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House of Commons
Session 2008 - 09
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Public Bill Committee Debates

The Committee consisted of the following Members:

Chairman: John Bercow
Barker, Gregory (Bexhill and Battle) (Con)
Brown, Lyn (West Ham) (Lab)
Burgon, Colin (Elmet) (Lab)
Cairns, David (Inverclyde) (Lab)
Dorries, Nadine (Mid-Bedfordshire) (Con)
Hamilton, Mr. David (Midlothian) (Lab)
Horwood, Martin (Cheltenham) (LD)
Hughes, Simon (North Southwark and Bermondsey) (LD)
Leigh, Mr. Edward (Gainsborough) (Con)
McGovern, Mr. Jim (Dundee, West) (Lab)
Mole, Chris (Ipswich) (Lab)
Mudie, Mr. George (Leeds, East) (Lab)
Mullin, Mr. Chris (Sunderland, South) (Lab)
Ruddock, Joan (Parliamentary Under-Secretary of State for Energy and Climate Change)
Timpson, Mr. Edward (Crewe and Nantwich) (Con)
Wiggin, Bill (Leominster) (Con)
Chris Stanton, Committee Clerk
† attended the Committee

Sixth Delegated Legislation Committee

Tuesday 17 March 2009

[John Bercow in the Chair]

Draft Renewables Obligation Order 2009
10.30 am
The Parliamentary Under-Secretary of State for Energy and Climate Change (Joan Ruddock): I beg to move,
That the Committee has considered the draft Renewables Obligation Order 2009.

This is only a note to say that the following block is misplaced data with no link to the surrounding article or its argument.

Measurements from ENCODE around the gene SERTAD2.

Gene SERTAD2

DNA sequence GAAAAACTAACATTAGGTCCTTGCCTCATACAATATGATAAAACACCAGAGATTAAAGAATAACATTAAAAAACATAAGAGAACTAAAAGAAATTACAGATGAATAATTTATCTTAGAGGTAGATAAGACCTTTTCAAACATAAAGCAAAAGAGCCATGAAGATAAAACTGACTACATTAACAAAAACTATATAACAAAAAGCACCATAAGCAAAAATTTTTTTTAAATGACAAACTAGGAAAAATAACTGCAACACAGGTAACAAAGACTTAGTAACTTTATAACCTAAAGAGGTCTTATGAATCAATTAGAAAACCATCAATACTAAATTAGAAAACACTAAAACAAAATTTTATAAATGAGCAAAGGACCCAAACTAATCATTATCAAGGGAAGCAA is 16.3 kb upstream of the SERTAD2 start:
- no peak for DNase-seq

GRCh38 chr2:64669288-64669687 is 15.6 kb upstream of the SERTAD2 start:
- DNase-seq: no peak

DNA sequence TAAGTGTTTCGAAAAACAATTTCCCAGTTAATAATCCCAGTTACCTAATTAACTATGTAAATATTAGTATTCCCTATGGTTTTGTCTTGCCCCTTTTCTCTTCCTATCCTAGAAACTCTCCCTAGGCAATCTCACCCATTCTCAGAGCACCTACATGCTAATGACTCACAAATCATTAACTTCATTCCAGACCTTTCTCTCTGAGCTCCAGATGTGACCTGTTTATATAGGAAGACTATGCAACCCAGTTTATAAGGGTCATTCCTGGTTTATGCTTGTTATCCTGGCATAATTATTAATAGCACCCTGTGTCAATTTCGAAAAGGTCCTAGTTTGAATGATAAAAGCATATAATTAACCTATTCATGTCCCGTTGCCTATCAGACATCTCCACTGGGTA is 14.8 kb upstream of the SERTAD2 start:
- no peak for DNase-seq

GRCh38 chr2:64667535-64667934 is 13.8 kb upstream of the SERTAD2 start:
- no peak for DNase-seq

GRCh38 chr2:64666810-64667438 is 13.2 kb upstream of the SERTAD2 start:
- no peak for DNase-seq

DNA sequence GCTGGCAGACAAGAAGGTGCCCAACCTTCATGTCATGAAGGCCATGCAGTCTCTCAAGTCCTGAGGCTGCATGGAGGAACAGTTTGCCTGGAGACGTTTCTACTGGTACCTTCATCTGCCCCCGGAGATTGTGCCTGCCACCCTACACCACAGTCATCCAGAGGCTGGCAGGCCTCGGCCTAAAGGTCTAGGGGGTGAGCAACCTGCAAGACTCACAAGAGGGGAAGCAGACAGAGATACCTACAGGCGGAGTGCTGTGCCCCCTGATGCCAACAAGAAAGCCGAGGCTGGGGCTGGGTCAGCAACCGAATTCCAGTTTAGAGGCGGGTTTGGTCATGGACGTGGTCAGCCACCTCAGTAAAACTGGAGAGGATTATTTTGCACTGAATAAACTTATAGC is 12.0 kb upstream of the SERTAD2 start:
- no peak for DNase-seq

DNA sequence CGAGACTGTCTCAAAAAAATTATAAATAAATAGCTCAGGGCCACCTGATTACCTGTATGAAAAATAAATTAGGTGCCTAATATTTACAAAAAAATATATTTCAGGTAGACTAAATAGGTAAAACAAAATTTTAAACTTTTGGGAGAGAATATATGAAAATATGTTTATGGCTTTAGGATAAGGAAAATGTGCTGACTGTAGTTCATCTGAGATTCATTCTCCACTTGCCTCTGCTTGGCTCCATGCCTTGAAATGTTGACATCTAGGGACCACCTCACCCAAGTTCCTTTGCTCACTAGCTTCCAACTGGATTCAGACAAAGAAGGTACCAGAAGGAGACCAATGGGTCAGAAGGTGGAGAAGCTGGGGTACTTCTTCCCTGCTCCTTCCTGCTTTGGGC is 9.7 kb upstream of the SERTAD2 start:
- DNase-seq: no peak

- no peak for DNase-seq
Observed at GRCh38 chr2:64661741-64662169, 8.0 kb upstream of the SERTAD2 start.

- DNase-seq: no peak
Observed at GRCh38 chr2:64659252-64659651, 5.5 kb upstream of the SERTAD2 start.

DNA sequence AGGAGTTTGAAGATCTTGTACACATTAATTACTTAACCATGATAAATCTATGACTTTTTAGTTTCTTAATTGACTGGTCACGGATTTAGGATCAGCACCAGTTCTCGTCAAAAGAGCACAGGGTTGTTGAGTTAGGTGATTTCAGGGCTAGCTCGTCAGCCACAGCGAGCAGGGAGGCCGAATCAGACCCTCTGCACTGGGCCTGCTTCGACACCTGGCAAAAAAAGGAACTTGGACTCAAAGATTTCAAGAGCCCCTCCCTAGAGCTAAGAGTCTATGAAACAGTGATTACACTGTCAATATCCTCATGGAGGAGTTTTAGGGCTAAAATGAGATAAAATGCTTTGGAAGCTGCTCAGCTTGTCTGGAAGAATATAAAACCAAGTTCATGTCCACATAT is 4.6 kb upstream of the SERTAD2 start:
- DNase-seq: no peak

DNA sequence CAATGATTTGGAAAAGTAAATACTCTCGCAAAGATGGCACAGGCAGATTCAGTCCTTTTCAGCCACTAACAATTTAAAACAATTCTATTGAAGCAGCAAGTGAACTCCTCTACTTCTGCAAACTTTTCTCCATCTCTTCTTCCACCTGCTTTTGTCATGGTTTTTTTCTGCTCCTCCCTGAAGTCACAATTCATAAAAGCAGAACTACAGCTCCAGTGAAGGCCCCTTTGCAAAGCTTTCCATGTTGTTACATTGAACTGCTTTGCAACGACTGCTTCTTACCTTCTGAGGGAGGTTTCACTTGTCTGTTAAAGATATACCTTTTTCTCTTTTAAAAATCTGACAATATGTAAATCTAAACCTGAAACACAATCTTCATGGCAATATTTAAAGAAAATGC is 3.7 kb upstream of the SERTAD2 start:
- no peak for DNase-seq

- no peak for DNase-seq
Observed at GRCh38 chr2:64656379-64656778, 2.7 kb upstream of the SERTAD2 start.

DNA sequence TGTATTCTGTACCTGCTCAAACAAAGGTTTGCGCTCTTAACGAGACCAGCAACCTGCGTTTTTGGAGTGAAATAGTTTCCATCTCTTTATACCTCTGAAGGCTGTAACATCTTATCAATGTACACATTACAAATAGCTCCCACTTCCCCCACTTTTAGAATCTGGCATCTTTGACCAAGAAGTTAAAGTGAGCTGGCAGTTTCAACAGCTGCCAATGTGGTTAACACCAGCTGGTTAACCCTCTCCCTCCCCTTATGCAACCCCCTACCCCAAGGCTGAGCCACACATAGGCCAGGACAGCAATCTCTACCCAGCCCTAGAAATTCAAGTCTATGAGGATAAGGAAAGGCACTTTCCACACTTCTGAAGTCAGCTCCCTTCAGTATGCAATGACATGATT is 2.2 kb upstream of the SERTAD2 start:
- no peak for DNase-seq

As always, Mr. Bercow, it is a pleasure to serve under your chairmanship. The Government are introducing this order to introduce important changes to the renewables obligation—changes that make it more effective, more efficient and so better able to deliver our targets for renewable energy. Renewable energy is a vital part of our strategy for tackling the two major challenges we face: combating climate change and ensuring a supply of secure energy for the UK.
As the Government’s main mechanism for encouraging new renewable electricity generation, it is crucial that the renewables obligation is a success—as, indeed, it has been. Before the RO was introduced in 2002, eligible renewable electricity generation was less than 1.8 per cent. of total UK supply; by 2007, it was 4.9 per cent., almost three times as much. There is much more in the pipeline. As of October last year, more than 2,000 MW of renewable electricity generating capacity was under construction; 6,300 MW has been consented; and 8,700 MW is at the planning stage. The UK has become No. 1 in the world for offshore wind, overtaking Denmark in October last year. Clearly, however, even that success is not enough, and we need to do much more. That is why the order makes some fundamental changes to the RO that will allow it to bring forward a higher level of renewables generation from a wider range of sources. The most significant of those is the introduction of banding.